Boron Biofortification of Portulaca Oleracea L. Through Soilless Cultivation for a New Tailored Crop

Massimiliano D'Imperio, Angelo Parente, Francesco F. Montesano, Massimiliano Renna, Antonio F. Logrieco, Francesco Serio
2020 Agronomy  
Purslane (Portulaca oleracea L.) is a wild edible plant, traditionally consumed in the Mediterranean area and recently proposed as a new ready-to-eat vegetable; it is also called the "vegetable for long life" because of the high contents of several healthy compounds. Although boron (B) is not considered to be essential for humans, a daily intake of about 2 mg to obtain positive effects on aging in adult men and women has been suggested. In this study, two genotypes of purslane (wild collected
more » ... e (wild collected and commercial variety) are grown by using a hydroponic system with three boron (B) levels in the nutrient solution (NS) (0.3 mg/L—control, 3 mg/L—low level of biofortification, and 6 mg/L—high level of biofortification) in order to increase the B content in the edible parts of the plant. The crop yield, color traits, and content of glucose, fructose, total phenols, chlorophylls, carotenoids, mineral elements (Al, B, Ca, Cr, Fe, K, Mg, Mn, Na, and Zn), nitrate, and oxalate are analyzed. Independent of the genotype, the B content in edible purslane was successfully increased in comparison with the control, obtaining 1.8- to 10.7-fold higher values of B tissue concentrations by using, respectively, 3 and 6 mg/L of B in the NS without affecting crop performances. From a nutritional point of view, the average daily intake of B could be satisfied by consuming about 75 or 48 g of purslane, grown by using 3 and 6 mg/L B level in the NS, respectively. Apart from B and Fe, the content of mineral elements in edible parts of purslane was not strongly influenced by different B levels in the NS but it was affected by genotypes. A lower sugar content was found in wild purslane grown with the highest B level. A higher content of both chlorophylls and carotenoids was found in the control but only for the commercial genotype. No differences in oxalate content were observed among B levels in the NS, while only in the case of wild genotype, we found a lower nitrate content when a B concentration of 3 mg/L was used in the NS. In conclusion, we demonstrated the possibility of using the floating hydroponic system, combined with specific B concentrations in the NS composition, as a method to calibrate the B uptake in edible parts of purslane.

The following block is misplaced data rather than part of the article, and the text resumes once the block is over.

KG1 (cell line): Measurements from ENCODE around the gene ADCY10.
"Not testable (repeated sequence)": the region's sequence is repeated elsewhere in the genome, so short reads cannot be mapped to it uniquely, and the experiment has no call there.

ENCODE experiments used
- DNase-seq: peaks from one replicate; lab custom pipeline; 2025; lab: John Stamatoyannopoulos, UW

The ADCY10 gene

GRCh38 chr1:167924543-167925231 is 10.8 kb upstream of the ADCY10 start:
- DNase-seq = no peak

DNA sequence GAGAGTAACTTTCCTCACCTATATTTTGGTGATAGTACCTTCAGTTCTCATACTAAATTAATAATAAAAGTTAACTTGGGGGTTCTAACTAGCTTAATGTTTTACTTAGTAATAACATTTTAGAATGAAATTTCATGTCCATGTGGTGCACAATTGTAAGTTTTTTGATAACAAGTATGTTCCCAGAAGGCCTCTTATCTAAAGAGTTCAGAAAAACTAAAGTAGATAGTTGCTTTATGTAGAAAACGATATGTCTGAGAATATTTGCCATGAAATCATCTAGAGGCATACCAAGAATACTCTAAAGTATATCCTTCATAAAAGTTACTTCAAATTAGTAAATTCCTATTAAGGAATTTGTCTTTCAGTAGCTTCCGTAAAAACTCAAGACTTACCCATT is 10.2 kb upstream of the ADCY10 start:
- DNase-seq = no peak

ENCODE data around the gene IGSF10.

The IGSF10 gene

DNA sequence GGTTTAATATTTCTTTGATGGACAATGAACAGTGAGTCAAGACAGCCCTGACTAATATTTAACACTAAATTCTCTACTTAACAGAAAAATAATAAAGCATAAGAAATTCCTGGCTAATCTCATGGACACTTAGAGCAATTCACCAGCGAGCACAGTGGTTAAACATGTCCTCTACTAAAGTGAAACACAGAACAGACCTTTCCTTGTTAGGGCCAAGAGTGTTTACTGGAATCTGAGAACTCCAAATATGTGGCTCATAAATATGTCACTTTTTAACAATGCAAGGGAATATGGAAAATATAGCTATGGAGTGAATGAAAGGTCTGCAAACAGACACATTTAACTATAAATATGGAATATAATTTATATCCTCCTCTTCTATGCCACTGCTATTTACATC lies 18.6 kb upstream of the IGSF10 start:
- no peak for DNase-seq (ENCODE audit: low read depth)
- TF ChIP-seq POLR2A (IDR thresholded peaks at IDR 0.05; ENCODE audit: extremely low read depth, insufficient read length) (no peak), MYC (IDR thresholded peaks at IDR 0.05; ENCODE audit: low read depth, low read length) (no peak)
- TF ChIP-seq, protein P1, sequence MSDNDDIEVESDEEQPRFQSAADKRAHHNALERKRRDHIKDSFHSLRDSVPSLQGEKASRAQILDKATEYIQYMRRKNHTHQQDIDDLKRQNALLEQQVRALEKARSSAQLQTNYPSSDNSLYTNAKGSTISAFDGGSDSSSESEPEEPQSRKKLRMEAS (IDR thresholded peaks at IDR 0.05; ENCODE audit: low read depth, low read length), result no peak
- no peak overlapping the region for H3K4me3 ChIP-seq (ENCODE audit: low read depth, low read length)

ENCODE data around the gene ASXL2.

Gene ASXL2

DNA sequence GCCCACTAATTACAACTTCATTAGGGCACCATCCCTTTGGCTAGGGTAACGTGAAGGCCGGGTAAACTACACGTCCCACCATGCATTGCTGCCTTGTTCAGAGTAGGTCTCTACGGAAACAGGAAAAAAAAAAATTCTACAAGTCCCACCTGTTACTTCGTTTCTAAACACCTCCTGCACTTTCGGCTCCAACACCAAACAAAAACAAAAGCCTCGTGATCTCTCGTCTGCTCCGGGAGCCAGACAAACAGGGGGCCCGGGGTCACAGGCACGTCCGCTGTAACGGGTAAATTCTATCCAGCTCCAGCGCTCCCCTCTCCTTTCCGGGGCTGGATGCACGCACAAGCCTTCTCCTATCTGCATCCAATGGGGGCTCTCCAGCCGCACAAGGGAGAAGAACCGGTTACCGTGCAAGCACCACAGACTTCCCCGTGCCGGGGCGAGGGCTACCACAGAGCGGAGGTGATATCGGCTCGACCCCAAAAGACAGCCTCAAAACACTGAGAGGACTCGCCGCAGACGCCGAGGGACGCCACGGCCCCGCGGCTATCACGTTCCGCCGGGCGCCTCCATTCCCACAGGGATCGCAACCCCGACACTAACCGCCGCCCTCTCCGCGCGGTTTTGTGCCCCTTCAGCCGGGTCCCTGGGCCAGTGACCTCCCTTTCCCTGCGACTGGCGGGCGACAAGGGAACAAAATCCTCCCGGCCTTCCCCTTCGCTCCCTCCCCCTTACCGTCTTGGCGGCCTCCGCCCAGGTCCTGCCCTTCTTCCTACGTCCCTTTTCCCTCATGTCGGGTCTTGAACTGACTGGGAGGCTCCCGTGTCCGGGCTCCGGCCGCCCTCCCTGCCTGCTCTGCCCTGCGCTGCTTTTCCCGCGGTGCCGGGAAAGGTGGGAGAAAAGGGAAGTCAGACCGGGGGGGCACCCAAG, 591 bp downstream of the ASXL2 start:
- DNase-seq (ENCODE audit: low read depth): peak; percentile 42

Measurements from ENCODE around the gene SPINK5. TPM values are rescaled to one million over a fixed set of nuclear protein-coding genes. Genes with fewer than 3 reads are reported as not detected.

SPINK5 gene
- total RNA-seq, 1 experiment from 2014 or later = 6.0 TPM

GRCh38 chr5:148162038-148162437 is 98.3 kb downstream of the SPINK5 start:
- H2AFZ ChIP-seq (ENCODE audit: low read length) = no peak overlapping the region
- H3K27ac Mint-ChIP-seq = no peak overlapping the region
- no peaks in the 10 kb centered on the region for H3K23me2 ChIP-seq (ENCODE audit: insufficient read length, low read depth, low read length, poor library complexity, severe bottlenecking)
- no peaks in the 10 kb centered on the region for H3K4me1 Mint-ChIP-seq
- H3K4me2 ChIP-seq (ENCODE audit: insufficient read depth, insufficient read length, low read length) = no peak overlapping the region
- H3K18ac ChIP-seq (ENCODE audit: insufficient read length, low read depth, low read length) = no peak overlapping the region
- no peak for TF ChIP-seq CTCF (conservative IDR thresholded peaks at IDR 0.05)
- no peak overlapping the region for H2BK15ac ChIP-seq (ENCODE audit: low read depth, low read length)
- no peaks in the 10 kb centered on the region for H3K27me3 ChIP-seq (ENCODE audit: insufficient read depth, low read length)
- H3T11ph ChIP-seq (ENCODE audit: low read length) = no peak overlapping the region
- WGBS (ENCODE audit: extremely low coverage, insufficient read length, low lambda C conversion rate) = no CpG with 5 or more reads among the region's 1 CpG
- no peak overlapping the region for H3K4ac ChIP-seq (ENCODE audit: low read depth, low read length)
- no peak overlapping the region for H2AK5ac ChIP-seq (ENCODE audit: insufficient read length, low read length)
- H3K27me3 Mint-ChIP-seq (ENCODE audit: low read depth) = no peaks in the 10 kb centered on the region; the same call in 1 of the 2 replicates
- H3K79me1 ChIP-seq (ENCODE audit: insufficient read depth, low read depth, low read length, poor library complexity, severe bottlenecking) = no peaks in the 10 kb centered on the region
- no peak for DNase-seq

doi:10.3390/agronomy10070999 fatcat:rlj4dl4fjbfwnbatyycieygi2m